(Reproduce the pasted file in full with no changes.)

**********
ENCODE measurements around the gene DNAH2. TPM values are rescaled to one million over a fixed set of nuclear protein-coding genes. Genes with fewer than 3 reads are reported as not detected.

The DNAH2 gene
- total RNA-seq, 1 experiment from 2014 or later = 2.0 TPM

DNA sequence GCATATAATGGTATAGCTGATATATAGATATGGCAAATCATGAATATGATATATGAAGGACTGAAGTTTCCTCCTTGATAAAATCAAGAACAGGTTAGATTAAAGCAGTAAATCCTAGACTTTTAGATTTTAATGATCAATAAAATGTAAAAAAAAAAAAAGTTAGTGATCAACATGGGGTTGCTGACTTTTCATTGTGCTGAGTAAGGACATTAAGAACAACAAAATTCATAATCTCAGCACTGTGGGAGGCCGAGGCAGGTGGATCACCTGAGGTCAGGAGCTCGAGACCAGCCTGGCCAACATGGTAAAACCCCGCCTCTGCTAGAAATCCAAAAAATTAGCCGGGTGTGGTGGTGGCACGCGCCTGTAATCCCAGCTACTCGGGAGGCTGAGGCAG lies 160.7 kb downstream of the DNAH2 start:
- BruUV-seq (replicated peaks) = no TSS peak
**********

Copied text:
ENCODE measurements around the gene DNAH2. TPM values are rescaled to one million over a fixed set of nuclear protein-coding genes. Genes with fewer than 3 reads are reported as not detected.

The DNAH2 gene
- total RNA-seq, 1 experiment from 2014 or later = 2.0 TPM

DNA sequence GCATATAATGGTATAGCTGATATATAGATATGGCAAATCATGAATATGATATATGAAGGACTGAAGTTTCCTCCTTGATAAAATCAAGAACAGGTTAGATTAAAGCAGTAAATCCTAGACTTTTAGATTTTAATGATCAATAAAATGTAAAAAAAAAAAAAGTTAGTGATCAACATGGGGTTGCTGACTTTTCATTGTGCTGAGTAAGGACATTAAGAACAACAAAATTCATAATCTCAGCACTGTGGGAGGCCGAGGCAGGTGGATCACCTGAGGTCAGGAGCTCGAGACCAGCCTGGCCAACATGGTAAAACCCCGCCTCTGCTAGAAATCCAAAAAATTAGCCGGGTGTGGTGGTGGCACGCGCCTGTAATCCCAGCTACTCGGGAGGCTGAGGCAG lies 160.7 kb downstream of the DNAH2 start:
- BruUV-seq (replicated peaks) = no TSS peak